Posted by Ali Reda | Posted in | Posted on 2/15/2016
Jankelevitch recognizes three different forms of knowledge: perception, intellection, and intuition. Perception corresponds to the empirical and pertains to appearance; intellection corresponds to the meta-empirical and pertains to essences and necessary principles; and intuition corresponds to the meta-logical and pertains to foundation and creation. Each order is separated qualitatively and categorically, not gradually, and yet each is in relation to the others.
The Empirical Plane
Experience is always finite and perception necessarily partial. Perception is composed of differentiation; it is a mixture of negative and positive. The difference is that which one can perceive. The empirical does not thus lead to the beyond; it leads only to other relations, relativity, and finitude.
The Meta-empirical Plane
The transcendence from the empirical domain to the meta-empirical thus occurs through a sudden and global disinterest with respect to the questions where? and when? To the how?.
The meta-empirical, according to Jankelevitch, involves the plane of essences, ideas, and ideals—the plane of the logos. It includes eternal truths, the principle of identity, and the ideas of universality and necessity. This intelligible plane renders understandable and knowable the empirical and can be verified in the world of things. The empirical world is thus made intelligible. Jankelevitch thus establishes two planes of truth: the truth of perception and essential truth. In accordance with tradition, he maintains that these two orders of truth relate to each other hierarchically: The essential order corrects, verifies, or sometimes contradicts the order of perception. As a result, the order of reason is "truer" than that of perception because it honors rational principles and axioms the negation of which would make thought impossible. The a priori condition, in short, functions to govern thought. It does not stand in a synthetic and natural relation but is the analytic condition sine qua non, the general condition without which thought is impossible and through which every thought is possible, but only possible.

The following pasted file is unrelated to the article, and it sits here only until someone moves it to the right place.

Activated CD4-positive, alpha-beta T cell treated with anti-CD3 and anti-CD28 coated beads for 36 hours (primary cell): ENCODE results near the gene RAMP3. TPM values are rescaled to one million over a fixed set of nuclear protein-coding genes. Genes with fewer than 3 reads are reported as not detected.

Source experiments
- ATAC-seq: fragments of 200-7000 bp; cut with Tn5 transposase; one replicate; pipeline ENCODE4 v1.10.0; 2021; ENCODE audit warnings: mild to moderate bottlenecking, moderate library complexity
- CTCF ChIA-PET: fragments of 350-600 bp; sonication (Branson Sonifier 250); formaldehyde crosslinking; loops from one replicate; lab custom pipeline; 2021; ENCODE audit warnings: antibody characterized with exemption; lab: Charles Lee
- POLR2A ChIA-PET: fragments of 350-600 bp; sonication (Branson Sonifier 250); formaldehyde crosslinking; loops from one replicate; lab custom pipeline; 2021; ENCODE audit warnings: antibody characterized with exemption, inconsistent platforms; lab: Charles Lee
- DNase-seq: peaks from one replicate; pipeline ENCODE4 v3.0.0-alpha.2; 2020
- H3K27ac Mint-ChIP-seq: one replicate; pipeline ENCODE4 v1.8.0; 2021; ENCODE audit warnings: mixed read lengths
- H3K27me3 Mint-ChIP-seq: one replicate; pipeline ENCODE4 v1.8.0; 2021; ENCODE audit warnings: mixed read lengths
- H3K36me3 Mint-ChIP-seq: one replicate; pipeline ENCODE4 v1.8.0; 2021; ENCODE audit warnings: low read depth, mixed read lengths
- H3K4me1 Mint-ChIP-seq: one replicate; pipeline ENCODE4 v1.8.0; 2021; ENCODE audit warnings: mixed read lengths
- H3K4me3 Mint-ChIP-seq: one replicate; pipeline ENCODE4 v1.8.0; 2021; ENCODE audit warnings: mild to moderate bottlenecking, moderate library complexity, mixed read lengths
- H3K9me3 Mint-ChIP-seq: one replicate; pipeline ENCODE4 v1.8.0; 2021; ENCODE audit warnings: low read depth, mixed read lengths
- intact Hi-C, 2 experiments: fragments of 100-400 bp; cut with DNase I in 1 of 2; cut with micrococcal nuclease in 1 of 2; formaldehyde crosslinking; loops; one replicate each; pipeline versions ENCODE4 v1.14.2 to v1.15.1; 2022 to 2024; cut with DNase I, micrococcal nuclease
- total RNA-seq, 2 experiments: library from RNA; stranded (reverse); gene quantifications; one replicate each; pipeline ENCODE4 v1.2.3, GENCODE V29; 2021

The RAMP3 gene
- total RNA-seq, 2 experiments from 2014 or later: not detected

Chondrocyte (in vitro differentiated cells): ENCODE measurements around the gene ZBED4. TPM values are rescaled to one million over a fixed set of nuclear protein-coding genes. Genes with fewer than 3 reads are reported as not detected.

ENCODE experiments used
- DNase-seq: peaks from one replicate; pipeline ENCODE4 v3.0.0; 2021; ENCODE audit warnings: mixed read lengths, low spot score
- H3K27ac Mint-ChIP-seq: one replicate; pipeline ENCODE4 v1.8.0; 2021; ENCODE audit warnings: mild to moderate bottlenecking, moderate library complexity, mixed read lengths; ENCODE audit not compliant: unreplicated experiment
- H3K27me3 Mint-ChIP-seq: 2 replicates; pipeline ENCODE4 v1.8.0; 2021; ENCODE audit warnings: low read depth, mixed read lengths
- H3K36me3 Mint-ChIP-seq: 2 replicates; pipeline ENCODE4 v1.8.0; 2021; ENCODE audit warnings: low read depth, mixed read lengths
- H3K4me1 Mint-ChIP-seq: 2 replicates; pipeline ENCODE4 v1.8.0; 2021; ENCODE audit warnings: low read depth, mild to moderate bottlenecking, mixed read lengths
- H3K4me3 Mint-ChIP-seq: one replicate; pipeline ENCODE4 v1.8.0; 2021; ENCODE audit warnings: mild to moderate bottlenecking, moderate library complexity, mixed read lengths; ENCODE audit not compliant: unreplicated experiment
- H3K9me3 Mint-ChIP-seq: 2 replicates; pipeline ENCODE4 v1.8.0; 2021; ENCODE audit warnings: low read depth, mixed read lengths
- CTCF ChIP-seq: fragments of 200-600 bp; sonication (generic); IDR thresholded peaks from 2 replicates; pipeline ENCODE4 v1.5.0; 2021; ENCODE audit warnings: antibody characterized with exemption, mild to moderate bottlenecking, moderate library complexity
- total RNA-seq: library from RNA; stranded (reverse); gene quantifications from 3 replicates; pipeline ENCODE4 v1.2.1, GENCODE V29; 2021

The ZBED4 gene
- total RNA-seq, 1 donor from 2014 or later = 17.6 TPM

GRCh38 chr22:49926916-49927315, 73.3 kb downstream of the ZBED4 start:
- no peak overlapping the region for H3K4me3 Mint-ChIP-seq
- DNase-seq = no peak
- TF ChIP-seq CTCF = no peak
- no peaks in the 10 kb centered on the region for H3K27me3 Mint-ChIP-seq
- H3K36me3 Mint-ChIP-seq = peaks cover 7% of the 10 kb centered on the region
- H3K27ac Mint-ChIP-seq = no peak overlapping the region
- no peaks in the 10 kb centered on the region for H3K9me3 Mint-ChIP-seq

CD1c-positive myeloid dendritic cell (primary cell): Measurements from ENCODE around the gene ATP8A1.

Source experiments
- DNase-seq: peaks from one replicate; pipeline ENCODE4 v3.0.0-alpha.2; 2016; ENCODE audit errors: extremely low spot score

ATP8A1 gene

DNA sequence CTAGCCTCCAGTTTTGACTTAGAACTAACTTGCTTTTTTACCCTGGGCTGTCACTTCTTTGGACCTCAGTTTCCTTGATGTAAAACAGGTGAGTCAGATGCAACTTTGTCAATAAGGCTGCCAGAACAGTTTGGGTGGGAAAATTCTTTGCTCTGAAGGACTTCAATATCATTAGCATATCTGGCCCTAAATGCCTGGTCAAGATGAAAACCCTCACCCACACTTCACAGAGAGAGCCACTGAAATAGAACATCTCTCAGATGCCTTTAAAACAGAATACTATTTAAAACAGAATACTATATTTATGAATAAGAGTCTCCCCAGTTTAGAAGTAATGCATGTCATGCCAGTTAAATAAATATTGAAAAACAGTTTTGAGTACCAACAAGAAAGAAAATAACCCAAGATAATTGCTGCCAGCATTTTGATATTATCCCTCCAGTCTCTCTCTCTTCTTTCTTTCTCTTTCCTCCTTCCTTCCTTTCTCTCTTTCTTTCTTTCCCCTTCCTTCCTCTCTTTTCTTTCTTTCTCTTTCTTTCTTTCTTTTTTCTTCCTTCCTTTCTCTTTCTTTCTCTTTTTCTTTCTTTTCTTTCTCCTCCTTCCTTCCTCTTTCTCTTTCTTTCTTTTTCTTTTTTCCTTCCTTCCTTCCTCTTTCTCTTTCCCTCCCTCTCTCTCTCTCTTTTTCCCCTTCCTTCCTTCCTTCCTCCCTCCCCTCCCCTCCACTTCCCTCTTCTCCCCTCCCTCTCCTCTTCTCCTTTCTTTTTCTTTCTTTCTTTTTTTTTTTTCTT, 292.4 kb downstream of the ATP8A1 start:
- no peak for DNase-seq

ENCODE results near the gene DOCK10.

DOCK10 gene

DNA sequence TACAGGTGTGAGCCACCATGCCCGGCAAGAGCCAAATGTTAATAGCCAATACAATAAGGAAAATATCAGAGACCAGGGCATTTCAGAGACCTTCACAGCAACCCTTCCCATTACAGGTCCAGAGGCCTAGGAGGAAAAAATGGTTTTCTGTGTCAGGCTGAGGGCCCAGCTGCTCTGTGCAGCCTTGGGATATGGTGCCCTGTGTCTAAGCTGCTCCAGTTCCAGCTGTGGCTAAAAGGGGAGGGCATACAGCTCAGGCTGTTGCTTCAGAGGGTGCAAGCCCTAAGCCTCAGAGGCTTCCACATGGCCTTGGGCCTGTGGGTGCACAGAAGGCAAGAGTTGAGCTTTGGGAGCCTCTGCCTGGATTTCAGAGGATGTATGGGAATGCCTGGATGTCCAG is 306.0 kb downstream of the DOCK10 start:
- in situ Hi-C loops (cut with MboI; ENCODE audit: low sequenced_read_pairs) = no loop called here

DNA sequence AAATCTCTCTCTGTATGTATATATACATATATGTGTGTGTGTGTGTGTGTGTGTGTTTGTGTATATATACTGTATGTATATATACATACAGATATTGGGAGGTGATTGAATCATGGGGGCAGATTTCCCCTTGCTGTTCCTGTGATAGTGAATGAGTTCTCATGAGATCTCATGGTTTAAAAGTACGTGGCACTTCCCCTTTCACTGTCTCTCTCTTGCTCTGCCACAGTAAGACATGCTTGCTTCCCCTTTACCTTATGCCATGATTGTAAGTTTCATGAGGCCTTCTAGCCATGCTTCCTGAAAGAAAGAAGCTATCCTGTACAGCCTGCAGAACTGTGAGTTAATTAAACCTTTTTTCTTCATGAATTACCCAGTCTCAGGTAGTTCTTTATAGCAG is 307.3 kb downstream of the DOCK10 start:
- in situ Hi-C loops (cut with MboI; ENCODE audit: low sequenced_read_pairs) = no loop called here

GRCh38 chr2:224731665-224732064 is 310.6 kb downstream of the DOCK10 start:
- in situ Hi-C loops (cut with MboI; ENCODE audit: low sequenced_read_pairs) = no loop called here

Although the intelligible gives meaning to that which alone as mere inchoate sense experience cannot have meaning, it does not give being to existents. The intelligible plane has to do with thought only, not being. Thought and being remain categorically separated, although in relation.
The Meta-logical Plane
The reasonable human finds everything that there is to know, conforms to the meta-empirical wisdom. The knowledge we can have prevents us from inquiring into or seeking the beyond-truth. We have no need of the beyond. . . . Nothing is missing . . . and yet something is missing, a something that is nothing. What is missing from this complete and incomplete truth? It is missing an inexplicable, unjustifiable, and impalpable thing, that is the principle itself of metaphysical question: the meta-logical human burns with an infinite desire to achieve what appears incomplete to him what-ever he does.
The desire is infinite because the object of desire is that which is absolutely and necessarily missing—the wholly other. The meta-logic wholly other is neither being nor nothing—it is almost-nothing; the wholly other, is the source of creation, is act without being, it will never be rendered an object of knowledge; it will only be glimpsed in the insubstantial instant of intuition. And it is, on the other hand, simultaneously infinitely rich because it gives value and existence to everything. There is not an absolute beginning or an absolute end but grounds of reason, which are eternal: eternal grounds of reason. Necessity and truth are in-stalled as eternally already there and as self-evident. But that which makes the truth the truth is prior to and beyond the dichotomy of true and false. It is not a more profound truth but that which founds truth; it does not serve as the foundation of truth like an ontological plat-form on which the many truths may be constructed but is rather solely the founding of truth itself.
Jankelevitch's distinction between the meta-empirical and the meta-logical planes can be understood in part through Kant's distinction between the transcendental (a priori) and the transcendent. Whereas the transcendental concerns that which enables us to experience objects and which plays a role in the way our mind constitutes objects as the conditions of the possibility of knowledge in general, the transcendent is that which is beyond the categories of reason. The meta-empirical plane begins with itself; it is self-evident to thought and eternal, or, rather, timeless: It is what is always already there, and the meta-logical cannot be thought.
Intuition and the instant